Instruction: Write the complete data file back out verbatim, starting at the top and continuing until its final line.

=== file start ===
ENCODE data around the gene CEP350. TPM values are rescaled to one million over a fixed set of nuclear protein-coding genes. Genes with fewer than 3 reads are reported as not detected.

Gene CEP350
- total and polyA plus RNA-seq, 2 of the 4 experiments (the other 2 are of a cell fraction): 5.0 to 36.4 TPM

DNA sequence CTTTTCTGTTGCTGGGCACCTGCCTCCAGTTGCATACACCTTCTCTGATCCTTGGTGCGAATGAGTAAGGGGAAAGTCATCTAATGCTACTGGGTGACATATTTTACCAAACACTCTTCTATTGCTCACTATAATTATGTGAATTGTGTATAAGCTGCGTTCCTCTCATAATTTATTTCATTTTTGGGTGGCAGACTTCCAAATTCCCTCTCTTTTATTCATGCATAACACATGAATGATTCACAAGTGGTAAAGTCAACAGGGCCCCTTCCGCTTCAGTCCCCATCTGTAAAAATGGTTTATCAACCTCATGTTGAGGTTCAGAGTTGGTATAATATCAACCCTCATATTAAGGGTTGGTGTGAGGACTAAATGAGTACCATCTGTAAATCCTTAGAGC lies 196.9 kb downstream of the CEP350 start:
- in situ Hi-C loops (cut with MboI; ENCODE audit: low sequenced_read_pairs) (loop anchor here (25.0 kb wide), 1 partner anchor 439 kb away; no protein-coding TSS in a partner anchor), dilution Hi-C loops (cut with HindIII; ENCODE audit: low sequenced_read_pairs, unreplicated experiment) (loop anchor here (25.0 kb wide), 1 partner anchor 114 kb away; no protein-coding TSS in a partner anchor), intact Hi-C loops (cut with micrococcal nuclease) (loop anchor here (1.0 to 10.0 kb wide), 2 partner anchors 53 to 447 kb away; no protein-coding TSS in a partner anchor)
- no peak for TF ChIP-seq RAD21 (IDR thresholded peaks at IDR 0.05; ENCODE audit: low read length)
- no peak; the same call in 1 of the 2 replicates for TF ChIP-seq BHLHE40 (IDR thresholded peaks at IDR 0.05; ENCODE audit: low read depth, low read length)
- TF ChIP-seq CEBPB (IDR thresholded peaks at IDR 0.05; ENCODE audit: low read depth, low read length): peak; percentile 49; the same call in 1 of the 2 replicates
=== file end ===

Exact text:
ENCODE data around the gene CEP350. TPM values are rescaled to one million over a fixed set of nuclear protein-coding genes. Genes with fewer than 3 reads are reported as not detected.

Gene CEP350
- total and polyA plus RNA-seq, 2 of the 4 experiments (the other 2 are of a cell fraction): 5.0 to 36.4 TPM

DNA sequence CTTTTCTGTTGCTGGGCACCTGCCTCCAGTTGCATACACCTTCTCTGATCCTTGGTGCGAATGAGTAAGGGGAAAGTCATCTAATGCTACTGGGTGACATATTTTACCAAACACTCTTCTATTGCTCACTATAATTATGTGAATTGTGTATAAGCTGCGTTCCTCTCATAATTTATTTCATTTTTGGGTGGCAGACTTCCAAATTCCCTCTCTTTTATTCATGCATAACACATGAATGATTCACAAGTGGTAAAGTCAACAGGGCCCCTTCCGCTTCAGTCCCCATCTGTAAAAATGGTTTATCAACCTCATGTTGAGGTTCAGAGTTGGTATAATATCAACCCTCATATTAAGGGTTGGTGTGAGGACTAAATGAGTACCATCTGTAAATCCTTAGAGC lies 196.9 kb downstream of the CEP350 start:
- in situ Hi-C loops (cut with MboI; ENCODE audit: low sequenced_read_pairs) (loop anchor here (25.0 kb wide), 1 partner anchor 439 kb away; no protein-coding TSS in a partner anchor), dilution Hi-C loops (cut with HindIII; ENCODE audit: low sequenced_read_pairs, unreplicated experiment) (loop anchor here (25.0 kb wide), 1 partner anchor 114 kb away; no protein-coding TSS in a partner anchor), intact Hi-C loops (cut with micrococcal nuclease) (loop anchor here (1.0 to 10.0 kb wide), 2 partner anchors 53 to 447 kb away; no protein-coding TSS in a partner anchor)
- no peak for TF ChIP-seq RAD21 (IDR thresholded peaks at IDR 0.05; ENCODE audit: low read length)
- no peak; the same call in 1 of the 2 replicates for TF ChIP-seq BHLHE40 (IDR thresholded peaks at IDR 0.05; ENCODE audit: low read depth, low read length)
- TF ChIP-seq CEBPB (IDR thresholded peaks at IDR 0.05; ENCODE audit: low read depth, low read length): peak; percentile 49; the same call in 1 of the 2 replicates